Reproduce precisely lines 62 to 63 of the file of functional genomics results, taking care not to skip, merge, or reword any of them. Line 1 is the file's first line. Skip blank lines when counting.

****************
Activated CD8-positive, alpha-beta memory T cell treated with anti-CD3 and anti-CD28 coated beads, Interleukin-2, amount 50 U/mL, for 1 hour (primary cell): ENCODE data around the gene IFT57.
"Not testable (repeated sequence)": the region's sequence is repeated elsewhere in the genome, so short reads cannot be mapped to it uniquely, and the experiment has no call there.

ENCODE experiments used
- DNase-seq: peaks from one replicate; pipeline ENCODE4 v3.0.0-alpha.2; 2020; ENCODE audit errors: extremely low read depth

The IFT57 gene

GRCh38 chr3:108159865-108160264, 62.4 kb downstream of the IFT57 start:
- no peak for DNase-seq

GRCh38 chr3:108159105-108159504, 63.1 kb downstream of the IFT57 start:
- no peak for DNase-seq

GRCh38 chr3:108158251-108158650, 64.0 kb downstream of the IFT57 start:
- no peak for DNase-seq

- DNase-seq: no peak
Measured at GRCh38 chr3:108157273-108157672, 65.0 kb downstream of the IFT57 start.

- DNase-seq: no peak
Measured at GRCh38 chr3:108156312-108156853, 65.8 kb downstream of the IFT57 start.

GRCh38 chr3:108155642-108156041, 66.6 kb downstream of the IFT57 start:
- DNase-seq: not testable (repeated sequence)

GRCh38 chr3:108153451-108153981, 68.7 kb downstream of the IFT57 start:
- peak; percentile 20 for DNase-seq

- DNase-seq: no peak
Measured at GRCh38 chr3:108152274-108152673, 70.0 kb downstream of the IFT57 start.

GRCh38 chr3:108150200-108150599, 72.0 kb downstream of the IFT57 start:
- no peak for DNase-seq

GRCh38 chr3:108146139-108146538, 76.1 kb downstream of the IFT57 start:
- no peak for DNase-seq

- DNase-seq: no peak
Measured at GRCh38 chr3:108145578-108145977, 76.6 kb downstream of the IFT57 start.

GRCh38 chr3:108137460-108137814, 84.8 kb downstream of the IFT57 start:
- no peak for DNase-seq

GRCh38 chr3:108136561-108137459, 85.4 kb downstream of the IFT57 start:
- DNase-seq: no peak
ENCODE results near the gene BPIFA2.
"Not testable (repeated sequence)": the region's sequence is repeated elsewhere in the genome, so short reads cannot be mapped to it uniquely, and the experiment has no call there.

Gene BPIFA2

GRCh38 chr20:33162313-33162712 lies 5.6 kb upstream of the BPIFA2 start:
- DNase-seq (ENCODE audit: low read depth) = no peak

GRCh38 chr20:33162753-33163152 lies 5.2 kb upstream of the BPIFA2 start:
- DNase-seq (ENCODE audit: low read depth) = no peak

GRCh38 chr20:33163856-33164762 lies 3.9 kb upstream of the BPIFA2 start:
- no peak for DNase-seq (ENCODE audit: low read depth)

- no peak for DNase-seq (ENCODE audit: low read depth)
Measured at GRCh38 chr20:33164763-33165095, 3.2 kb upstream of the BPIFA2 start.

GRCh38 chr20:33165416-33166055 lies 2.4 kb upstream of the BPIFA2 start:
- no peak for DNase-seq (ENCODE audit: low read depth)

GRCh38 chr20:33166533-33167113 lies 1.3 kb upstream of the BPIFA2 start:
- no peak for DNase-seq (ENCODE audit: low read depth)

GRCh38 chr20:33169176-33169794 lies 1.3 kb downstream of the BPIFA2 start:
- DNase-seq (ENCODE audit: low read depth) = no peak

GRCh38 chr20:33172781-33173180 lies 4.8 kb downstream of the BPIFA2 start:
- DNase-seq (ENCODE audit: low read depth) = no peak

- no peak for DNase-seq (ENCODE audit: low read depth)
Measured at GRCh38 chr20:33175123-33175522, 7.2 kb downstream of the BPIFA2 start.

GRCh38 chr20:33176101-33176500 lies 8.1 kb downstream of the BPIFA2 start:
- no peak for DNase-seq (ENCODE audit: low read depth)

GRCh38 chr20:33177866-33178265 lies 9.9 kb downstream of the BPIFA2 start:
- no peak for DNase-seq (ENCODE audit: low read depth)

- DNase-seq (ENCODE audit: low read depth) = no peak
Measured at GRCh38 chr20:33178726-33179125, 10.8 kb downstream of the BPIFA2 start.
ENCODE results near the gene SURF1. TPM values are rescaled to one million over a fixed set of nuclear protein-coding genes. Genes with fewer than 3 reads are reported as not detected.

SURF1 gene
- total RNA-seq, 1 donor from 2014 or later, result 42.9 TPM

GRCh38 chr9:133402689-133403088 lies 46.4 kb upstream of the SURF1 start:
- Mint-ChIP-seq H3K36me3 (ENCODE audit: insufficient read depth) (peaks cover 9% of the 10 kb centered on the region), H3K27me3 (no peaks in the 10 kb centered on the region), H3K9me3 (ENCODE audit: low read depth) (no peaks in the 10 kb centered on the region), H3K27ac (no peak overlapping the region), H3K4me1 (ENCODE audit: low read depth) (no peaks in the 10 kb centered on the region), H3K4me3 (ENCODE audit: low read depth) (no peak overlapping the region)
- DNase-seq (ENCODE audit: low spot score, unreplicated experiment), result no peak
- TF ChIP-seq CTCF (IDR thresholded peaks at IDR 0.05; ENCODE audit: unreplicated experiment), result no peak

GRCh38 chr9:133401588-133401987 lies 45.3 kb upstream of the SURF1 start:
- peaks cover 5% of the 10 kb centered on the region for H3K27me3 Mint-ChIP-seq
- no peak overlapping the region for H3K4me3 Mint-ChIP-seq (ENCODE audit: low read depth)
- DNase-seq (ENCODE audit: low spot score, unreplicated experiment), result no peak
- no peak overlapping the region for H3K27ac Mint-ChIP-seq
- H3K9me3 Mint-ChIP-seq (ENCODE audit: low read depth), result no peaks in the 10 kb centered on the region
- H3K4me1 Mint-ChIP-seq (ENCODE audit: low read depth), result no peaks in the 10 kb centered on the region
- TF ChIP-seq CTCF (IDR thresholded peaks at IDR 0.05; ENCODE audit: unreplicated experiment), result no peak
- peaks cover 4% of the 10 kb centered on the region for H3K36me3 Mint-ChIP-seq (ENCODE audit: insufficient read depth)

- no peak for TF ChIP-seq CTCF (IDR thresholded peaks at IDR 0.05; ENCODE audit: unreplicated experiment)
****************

GRCh38 chr9:133402689-133403088 lies 46.4 kb upstream of the SURF1 start:
- Mint-ChIP-seq H3K36me3 (ENCODE audit: insufficient read depth) (peaks cover 9% of the 10 kb centered on the region), H3K27me3 (no peaks in the 10 kb centered on the region), H3K9me3 (ENCODE audit: low read depth) (no peaks in the 10 kb centered on the region), H3K27ac (no peak overlapping the region), H3K4me1 (ENCODE audit: low read depth) (no peaks in the 10 kb centered on the region), H3K4me3 (ENCODE audit: low read depth) (no peak overlapping the region)